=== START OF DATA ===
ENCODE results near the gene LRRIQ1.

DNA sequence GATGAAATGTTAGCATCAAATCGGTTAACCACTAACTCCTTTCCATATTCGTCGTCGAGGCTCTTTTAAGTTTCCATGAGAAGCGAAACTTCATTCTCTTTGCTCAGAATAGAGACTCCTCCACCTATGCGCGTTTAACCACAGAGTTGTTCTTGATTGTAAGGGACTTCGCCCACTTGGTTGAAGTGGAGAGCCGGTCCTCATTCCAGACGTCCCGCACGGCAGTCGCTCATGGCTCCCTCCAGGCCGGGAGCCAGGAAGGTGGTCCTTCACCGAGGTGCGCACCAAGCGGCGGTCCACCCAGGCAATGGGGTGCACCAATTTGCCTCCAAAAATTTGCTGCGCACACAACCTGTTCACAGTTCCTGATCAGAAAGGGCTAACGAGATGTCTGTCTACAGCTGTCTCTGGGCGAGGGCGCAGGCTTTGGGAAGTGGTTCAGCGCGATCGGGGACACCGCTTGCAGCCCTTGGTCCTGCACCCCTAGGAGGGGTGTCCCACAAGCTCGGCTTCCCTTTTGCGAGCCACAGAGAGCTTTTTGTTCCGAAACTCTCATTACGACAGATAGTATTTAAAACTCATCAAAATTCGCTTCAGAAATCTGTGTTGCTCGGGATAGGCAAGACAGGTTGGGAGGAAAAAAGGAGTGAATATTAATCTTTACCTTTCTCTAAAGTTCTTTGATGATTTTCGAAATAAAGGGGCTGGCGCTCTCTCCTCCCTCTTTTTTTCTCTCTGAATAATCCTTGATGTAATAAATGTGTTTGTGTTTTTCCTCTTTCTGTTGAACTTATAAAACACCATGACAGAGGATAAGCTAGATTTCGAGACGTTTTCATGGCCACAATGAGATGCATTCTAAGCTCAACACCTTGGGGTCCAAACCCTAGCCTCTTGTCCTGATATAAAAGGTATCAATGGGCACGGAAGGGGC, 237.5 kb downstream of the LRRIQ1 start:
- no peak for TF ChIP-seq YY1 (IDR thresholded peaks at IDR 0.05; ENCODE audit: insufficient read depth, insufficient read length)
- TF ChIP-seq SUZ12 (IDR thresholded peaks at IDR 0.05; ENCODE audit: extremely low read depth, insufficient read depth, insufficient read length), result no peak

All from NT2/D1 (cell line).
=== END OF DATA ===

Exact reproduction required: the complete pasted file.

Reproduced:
ENCODE results near the gene LRRIQ1.

DNA sequence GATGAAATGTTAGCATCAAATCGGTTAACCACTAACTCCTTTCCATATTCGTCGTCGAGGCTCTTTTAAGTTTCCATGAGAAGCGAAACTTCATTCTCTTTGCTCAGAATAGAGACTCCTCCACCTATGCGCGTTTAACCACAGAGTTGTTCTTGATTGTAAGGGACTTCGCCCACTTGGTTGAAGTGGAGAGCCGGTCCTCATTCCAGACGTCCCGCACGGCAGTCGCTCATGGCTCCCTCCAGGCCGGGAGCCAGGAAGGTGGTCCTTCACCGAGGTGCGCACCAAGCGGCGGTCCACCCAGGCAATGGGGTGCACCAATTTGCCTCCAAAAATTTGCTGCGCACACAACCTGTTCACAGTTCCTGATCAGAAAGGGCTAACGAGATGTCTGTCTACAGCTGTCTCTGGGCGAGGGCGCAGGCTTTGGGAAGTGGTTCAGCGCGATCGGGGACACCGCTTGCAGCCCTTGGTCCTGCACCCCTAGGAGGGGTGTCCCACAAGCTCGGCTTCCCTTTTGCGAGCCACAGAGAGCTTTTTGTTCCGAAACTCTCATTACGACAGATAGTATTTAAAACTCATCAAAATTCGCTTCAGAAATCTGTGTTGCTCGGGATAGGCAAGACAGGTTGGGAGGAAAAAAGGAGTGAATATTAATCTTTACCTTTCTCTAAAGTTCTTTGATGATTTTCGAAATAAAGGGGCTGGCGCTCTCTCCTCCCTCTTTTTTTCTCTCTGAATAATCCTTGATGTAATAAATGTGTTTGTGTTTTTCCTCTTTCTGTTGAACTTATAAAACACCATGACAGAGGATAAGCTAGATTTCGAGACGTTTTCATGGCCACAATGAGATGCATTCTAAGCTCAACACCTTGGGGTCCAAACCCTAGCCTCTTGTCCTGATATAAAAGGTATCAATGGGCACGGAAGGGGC, 237.5 kb downstream of the LRRIQ1 start:
- no peak for TF ChIP-seq YY1 (IDR thresholded peaks at IDR 0.05; ENCODE audit: insufficient read depth, insufficient read length)
- TF ChIP-seq SUZ12 (IDR thresholded peaks at IDR 0.05; ENCODE audit: extremely low read depth, insufficient read depth, insufficient read length), result no peak

All from NT2/D1 (cell line).